Renewable Matter # 26 / March-April

Repairing the Economy

by Gay Gordon-Byrne

I am the bearer of uncomfortable news. Recycling is not the key to a circular economy – the key is repair. Diagrams showing a clean circle, where recycled goods turn into fresh products, ignore the ugly truth that recycling of electronics is not part of the circle. While it is true that manufacturers buy some raw materials from recycled sources, they don’t harvest used parts and install them in new products. All the labour that went into making these salvageable components is wasted.

Here is why: Manufacturers in general do not design products to be reused, repaired, or culled for valuable parts at their end of life. This isn’t nefarious – it is the result of decades of business models focused on selling new products in a highly competitive market. 

Manufacturers and their executives are rewarded for new sales both in terms of profits and increases in stock value. They don’t earn any additional money when you fix your own stuff. In fact – every item repaired is one less sold. Apple admitted to this problem in their latest guidance to investors – and promptly lost stock value. Repair is not a good thing for manufacturers. 

Nor are electronic products designed to be easy to disassemble, repair or reuse. Manufacturers plan for in-warranty repair parts, but not beyond.  

This creates enormous challenges in closing the circle. Parts are not consistent from one model to the next and often vary within a model run. In fact, recyclers receive a bewildering variety of products in random order. Just sorting and identifying which products or parts are valuable and which are not is labour intensive. Locating schematic diagrams to find specific parts or hazards to remove is labour intensive. It takes labour to disassemble and remove parts for reuse and resale. It is no surprise that recovery rates of electronic parts and products hovers at around 14% of even the most carefully curated streams. 

Then there is the problem of raw material value. The most valuable parts of most consumer products are often the metal and plastic housings, which are easily separated and sold as raw materials. Screws have value but not circuit boards. Boards require specialty smelting to recover the tiny bits of precious metals and the rest of the board is still landfilled. In fact, truckers end up making more money hauling the stuff around than most municipalities recover in value from recovered parts.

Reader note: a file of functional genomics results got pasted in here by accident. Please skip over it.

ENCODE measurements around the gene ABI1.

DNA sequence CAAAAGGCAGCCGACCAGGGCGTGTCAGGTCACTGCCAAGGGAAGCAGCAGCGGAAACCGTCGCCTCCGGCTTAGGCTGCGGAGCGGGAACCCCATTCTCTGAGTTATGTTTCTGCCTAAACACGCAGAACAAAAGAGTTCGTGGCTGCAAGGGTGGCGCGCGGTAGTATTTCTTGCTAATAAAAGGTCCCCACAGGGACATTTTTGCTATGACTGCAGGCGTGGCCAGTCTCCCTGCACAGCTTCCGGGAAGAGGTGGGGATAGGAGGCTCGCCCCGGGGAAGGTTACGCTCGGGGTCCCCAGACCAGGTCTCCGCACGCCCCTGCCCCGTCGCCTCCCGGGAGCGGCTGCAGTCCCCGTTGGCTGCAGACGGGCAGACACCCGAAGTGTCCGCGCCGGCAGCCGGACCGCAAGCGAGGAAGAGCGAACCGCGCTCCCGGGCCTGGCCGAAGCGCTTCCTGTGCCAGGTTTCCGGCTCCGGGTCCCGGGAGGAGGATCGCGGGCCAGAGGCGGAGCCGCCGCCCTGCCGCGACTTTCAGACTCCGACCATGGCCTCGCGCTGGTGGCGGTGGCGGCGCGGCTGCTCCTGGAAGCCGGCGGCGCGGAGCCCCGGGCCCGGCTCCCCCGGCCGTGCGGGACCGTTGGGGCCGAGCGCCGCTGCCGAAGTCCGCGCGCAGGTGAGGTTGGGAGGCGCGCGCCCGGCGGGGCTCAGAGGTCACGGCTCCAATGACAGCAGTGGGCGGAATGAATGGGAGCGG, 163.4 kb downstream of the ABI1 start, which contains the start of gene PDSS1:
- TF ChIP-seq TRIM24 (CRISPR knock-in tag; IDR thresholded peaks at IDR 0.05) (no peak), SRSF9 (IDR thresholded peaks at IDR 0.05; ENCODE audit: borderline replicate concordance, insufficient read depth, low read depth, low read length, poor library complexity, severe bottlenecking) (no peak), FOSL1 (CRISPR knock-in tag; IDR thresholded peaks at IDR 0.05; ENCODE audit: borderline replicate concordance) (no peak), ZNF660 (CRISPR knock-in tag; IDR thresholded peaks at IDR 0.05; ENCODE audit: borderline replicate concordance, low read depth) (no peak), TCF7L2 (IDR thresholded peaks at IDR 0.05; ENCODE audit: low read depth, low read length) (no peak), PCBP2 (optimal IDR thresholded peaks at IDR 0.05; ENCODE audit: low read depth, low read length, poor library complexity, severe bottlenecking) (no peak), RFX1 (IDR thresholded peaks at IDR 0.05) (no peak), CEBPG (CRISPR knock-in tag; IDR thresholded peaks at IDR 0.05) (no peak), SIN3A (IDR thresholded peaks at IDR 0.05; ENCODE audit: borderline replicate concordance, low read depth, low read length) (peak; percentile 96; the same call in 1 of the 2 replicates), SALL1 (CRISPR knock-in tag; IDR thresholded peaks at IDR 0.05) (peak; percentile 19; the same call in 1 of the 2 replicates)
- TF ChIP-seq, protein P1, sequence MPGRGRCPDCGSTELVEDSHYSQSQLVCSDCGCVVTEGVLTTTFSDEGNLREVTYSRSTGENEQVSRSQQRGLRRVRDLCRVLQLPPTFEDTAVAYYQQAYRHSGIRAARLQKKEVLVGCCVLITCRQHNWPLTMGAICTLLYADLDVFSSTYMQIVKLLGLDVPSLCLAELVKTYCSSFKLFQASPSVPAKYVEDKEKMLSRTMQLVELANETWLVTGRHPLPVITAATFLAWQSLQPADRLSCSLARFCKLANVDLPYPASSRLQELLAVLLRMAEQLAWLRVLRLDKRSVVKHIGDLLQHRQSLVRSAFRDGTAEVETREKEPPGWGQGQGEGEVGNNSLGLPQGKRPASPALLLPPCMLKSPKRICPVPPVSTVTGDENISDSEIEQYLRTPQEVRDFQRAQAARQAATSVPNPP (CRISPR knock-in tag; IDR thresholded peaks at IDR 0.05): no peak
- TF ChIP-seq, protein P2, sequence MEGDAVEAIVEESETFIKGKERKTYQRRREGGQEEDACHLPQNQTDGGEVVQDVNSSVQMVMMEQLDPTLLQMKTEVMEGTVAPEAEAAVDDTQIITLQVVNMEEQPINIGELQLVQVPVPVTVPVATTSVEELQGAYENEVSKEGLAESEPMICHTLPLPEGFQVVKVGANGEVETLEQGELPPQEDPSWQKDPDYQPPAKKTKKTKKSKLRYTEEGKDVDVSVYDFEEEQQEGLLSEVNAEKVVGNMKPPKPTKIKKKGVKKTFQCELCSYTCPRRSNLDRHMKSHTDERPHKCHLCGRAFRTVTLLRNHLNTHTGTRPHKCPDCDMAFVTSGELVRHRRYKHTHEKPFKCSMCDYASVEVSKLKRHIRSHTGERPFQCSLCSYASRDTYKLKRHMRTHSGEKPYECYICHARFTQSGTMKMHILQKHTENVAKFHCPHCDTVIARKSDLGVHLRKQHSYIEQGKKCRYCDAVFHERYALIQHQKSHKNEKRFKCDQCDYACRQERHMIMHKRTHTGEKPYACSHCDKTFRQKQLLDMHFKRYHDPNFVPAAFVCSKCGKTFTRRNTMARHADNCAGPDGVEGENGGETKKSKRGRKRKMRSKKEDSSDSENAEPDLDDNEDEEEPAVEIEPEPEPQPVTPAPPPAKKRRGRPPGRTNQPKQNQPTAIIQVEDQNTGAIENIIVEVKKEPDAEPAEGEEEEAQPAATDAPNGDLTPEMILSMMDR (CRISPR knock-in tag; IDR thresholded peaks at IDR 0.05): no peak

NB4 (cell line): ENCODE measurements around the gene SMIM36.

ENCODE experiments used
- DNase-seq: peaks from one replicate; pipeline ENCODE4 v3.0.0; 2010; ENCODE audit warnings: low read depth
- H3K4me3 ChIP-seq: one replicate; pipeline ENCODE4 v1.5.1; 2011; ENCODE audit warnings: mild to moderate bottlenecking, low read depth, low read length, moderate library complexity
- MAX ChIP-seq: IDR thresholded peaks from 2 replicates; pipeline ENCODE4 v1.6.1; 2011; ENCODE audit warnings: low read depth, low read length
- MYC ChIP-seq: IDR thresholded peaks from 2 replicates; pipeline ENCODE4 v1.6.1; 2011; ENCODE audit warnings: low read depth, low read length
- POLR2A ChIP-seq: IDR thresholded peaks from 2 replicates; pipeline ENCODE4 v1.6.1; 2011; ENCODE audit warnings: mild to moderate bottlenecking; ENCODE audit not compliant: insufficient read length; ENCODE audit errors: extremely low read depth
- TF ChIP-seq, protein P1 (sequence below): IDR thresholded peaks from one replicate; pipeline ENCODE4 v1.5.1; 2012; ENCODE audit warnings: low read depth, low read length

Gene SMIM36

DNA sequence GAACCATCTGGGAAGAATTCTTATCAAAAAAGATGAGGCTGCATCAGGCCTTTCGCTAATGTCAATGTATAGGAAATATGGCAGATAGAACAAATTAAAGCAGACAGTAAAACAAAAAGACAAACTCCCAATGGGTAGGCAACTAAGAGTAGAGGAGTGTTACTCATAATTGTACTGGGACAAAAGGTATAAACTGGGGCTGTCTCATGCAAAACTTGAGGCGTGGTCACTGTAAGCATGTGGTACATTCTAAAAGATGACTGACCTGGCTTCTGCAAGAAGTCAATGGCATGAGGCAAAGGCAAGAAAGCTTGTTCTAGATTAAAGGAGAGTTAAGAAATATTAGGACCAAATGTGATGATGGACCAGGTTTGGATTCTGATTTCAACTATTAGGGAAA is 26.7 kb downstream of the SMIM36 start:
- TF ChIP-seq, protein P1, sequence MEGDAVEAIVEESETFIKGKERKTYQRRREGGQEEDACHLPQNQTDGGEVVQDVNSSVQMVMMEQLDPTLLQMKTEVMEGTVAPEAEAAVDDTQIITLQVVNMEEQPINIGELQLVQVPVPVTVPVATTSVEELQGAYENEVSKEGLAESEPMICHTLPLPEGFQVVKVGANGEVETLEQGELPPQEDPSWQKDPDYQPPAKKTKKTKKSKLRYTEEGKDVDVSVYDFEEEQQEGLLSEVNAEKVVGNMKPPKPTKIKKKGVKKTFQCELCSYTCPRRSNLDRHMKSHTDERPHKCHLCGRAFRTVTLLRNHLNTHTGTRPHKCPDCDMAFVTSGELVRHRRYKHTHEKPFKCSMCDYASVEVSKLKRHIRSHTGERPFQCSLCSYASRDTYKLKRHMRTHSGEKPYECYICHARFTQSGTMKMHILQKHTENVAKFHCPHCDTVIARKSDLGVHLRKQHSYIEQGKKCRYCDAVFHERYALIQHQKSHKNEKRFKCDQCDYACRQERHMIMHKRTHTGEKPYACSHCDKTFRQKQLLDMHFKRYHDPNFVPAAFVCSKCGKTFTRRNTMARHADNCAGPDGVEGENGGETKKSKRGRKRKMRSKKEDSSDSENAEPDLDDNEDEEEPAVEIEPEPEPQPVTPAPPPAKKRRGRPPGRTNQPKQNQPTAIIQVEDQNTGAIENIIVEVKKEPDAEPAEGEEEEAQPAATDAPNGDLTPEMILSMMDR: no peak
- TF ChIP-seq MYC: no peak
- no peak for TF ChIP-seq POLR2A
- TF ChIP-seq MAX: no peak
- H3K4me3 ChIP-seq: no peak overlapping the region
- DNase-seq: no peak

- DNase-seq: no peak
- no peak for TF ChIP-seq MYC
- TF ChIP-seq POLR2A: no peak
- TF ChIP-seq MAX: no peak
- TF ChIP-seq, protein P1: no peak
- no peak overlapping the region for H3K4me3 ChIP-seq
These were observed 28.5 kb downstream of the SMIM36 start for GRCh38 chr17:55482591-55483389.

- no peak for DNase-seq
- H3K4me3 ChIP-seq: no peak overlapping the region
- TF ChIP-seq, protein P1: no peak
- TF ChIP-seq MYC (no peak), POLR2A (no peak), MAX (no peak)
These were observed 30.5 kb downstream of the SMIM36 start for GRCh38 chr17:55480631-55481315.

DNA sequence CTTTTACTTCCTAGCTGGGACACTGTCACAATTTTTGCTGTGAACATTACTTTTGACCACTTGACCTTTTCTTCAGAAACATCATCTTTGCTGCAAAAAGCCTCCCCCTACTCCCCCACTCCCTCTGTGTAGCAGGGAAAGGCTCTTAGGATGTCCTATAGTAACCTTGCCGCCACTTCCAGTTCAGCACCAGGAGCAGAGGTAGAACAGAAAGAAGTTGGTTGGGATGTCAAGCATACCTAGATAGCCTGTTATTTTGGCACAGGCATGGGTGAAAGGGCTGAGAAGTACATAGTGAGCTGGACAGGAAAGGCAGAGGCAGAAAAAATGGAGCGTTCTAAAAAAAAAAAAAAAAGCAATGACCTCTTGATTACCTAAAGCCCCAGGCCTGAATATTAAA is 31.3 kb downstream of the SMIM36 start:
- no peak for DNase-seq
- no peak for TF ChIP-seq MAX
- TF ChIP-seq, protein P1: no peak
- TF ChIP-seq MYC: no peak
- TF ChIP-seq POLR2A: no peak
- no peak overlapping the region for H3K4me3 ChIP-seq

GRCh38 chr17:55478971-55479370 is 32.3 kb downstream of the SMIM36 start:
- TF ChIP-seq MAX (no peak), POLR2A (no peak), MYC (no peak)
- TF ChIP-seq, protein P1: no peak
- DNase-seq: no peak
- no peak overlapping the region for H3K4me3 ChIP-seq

On top of these challenges, manufacturers have actively thwarted consumers from repairing and continuing to use their purchased products. They make products that are designed to fail. They include batteries which have a finite life – then use glue to secure the battery making it impossible to replace. Many companies refuse to provide the documentation, parts and tools to make repairs practical. Some even push damaging software updates to degrade performance in sync with new product releases. 

Incentivising repair has enormous untapped potential to restore the vision of the circle. Consumers want to keep using the things they buy because they like them. It is our experience that almost everyone shops for repair first, and only buys replacements when repairs are impractical. Repair is the activity that supports extended use and particularly the value of used equipment. The cost of repair is critical to retaining equipment value. 

If repairs are widely available, then there is a market for parts to be harvested for resale by re-users, repair techs and recyclers. Repair businesses will respond rapidly to the opportunity to grow, creating more demand for harvested parts. In turn, this reduces the volume of scrap that needs processing whilst simultaneously extending the use life of our possessions. 

 

 

The Repair Association, https://repair.org

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